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School Shootings, Through a Media Filter

Two years ago, I looked at school homicide statistics. Those statistics revealed that despite media hyping of school shootings as some kind of “epidemic,” school shootings were actually both rare and on the decline. What’s more, those same statistics showed, the vast majority of shootings through 2010 occurred outside of schools, not inside them.

It’s time for an update now that the Bureau of Justice Statistics has released another year of data on violence against children, bringing us up to the end of 2011 (it takes time for the BJS to compile accurate information). Just yesterday, the BJS let the public see its latest report containing statistics for 2011 on youth violence in and out of schools. As Figure 1.1 shows, although school enrollment in the U.S. has been growing, the number of homicides and suicides in schools has been declining:

BJS Figure 1.1 on school violence

Figure 1.2 of the same report shows that homicides and suicides of children in school are incredibly rare compared to homicides and suicides of children out of school:

BJS Figure 2.2 on violence against children inside and outside of school

So what headline did USA Today choose for its story discussing this new BJS report? See for yourself:

Hyped USA Today Headline: Despite Beefed-Up Security, School Shootings Continue

You’re being hyped, America. Resist the hype.

2 comments to School Shootings, Through a Media Filter

  • Charles Manning

    Although I appreciate your scholarship, the phenomenon is nothing new. The beliefs and emotions of Americans about the magnitude and significance of this and many other problems (e.g., air liner crashes, motor vehicle safety defects, terrorism) usually don’t correspond to reality. Right now, as the headline shows, most Americans think school shootings are a tragedy that must be immediately addressed. The right addresses this by advising everyone to buy all the guns they can before the liberals outlaw gun ownership. The left addresses school shootings by suggesting that laws keeping firearms out of the hands of kids and the mentally ill should be strengthened. The message for those of us who understand the reality of these matters should be that the hype can be harnessed for a good cause. For example, if legislators strengthen gun control laws to reduce school shootings, that will benefit everyone, not just people in schools.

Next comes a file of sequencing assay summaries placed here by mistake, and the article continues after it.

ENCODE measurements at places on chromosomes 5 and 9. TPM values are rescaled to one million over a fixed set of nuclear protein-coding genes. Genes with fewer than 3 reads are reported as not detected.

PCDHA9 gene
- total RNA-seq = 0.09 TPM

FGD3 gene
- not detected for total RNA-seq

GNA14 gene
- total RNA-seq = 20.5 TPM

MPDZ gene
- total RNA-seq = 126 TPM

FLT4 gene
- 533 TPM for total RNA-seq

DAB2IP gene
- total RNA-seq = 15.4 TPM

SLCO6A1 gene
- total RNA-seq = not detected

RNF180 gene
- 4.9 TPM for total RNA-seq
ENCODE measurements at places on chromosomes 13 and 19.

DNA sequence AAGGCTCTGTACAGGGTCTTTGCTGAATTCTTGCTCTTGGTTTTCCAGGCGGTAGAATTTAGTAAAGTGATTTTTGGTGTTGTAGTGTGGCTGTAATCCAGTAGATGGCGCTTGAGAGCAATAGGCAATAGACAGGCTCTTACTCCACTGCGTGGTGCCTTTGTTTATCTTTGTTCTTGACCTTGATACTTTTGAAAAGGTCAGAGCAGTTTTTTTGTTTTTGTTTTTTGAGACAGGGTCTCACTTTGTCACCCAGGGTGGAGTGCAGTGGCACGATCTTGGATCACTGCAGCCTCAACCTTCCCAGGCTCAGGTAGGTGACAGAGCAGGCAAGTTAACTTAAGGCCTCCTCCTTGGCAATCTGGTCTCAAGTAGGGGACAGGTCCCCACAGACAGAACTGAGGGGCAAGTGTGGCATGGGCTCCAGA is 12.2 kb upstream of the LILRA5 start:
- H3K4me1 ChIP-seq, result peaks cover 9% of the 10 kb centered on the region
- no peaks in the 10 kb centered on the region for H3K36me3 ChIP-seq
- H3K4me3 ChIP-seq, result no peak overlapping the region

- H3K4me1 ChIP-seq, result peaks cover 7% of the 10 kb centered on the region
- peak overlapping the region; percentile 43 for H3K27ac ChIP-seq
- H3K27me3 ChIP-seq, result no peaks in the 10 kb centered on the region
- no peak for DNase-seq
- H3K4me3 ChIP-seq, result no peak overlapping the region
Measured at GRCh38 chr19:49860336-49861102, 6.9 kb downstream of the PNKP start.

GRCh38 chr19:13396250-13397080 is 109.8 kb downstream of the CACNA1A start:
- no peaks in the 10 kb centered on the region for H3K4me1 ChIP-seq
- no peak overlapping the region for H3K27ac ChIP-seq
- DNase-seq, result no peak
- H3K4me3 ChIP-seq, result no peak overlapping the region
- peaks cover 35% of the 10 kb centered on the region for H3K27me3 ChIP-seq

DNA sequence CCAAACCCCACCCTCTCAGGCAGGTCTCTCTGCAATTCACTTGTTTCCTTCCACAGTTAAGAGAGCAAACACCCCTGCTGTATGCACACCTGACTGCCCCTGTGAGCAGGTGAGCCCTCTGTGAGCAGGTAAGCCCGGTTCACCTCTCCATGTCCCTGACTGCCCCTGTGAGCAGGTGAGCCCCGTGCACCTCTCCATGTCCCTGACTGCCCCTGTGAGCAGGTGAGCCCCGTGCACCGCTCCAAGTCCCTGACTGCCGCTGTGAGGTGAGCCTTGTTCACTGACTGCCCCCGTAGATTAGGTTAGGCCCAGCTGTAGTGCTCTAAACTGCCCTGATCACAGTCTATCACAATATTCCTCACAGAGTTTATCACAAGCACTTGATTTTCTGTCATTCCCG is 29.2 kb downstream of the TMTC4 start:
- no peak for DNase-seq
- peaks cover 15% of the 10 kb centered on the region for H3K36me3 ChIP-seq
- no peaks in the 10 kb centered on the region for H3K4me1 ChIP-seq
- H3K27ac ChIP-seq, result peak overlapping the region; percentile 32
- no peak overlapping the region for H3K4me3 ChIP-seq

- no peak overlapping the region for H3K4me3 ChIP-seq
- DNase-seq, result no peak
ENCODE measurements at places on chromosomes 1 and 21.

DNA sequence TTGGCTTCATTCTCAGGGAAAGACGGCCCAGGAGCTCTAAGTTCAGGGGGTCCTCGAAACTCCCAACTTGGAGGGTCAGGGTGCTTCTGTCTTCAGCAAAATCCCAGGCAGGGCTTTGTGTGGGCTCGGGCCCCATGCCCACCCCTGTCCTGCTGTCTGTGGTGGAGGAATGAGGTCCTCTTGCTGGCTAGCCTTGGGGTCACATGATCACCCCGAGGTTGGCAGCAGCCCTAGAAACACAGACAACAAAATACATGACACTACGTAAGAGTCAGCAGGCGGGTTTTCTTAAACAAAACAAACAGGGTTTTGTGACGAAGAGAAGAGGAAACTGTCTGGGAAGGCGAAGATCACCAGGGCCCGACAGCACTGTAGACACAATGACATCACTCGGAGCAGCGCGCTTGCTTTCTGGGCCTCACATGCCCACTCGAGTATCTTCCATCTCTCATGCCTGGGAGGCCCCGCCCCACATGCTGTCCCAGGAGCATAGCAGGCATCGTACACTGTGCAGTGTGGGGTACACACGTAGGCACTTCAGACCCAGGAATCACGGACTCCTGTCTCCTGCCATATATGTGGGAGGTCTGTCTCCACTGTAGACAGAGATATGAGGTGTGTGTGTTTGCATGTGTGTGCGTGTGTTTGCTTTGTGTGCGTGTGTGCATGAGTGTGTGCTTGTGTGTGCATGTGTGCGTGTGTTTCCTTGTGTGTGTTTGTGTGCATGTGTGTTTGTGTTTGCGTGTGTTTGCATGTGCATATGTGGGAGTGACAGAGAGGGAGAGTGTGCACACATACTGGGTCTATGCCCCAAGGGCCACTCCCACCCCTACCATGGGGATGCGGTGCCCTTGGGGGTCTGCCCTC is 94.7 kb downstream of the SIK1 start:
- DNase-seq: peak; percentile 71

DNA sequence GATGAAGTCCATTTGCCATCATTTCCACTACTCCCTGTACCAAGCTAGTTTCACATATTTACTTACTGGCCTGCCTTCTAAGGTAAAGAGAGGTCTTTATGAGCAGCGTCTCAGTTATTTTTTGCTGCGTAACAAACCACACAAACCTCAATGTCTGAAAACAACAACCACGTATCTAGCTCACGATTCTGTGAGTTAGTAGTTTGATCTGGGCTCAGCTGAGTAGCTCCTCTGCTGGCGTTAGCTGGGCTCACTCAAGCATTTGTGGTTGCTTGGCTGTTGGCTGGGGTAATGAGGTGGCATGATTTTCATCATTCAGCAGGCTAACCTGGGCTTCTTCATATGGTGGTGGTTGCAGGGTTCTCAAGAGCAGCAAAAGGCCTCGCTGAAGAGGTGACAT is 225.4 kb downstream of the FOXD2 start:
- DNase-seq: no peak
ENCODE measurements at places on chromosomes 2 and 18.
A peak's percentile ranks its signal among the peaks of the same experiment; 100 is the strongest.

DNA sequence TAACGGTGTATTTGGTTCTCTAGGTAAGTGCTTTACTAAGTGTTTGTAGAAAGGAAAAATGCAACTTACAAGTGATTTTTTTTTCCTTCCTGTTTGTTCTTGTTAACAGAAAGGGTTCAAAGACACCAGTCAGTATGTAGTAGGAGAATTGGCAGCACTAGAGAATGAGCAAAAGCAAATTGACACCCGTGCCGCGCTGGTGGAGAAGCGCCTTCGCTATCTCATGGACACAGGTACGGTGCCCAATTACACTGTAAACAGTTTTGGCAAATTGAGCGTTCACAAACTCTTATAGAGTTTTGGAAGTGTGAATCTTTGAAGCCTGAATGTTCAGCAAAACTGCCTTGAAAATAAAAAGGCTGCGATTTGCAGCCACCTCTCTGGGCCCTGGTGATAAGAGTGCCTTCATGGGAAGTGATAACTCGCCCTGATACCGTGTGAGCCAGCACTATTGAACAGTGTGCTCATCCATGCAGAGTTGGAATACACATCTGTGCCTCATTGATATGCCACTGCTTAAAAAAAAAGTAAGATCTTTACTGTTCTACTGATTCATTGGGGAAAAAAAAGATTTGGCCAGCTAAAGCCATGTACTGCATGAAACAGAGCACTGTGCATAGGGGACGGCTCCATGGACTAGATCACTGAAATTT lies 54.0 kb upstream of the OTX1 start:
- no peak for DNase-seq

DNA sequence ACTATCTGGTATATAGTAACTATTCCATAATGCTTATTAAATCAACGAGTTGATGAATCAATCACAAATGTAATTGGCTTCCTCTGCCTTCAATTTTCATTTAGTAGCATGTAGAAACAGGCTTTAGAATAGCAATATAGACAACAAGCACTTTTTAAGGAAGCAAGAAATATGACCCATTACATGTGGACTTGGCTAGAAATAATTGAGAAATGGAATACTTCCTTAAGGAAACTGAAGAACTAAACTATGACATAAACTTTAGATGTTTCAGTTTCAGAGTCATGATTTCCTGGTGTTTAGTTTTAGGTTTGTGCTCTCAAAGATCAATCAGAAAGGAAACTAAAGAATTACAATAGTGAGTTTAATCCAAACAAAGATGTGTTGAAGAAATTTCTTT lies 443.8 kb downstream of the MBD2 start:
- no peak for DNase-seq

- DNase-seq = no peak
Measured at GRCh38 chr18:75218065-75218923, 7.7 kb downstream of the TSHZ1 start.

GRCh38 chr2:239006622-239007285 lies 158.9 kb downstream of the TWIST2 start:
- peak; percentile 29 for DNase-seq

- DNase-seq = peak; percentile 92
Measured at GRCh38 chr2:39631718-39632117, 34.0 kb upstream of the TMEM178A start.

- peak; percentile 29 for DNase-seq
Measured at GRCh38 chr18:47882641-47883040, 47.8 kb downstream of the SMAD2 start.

• J Clifford

    Charles, I disagree with your assessment. What you write exposes the weaknesses in the idea that there good causes that justify exploitation of outrageous forms of thinking. That’s the old End-Justifies-The-Means assertion.

    It was that kind of thinking that led us into the War In Iraq: Maybe there wasn’t proof of weapons of mass destruction, but the good cause of getting rid of Saddam Hussein would be accomplished regardless of the truth of the matter, so wasn’t that worth a bit of deception?

    No, it turns out that the war wasn’t worth that. Thanks to the rushed war that Hillary Clinton and the Republicans supported so enthusiastically, Iraq may now be taken over by a group so extreme that even Al Quaida has repudiated its ideology and tactics.

    Encouraging sloppy thinking in the pursuit of good policy helps to transform even good policies into sloppy ones. It turns bad policies in terrible ones.

    If we can’t distinguish genuine problems from hype, how can we begin to identify a good cause from a bad one?

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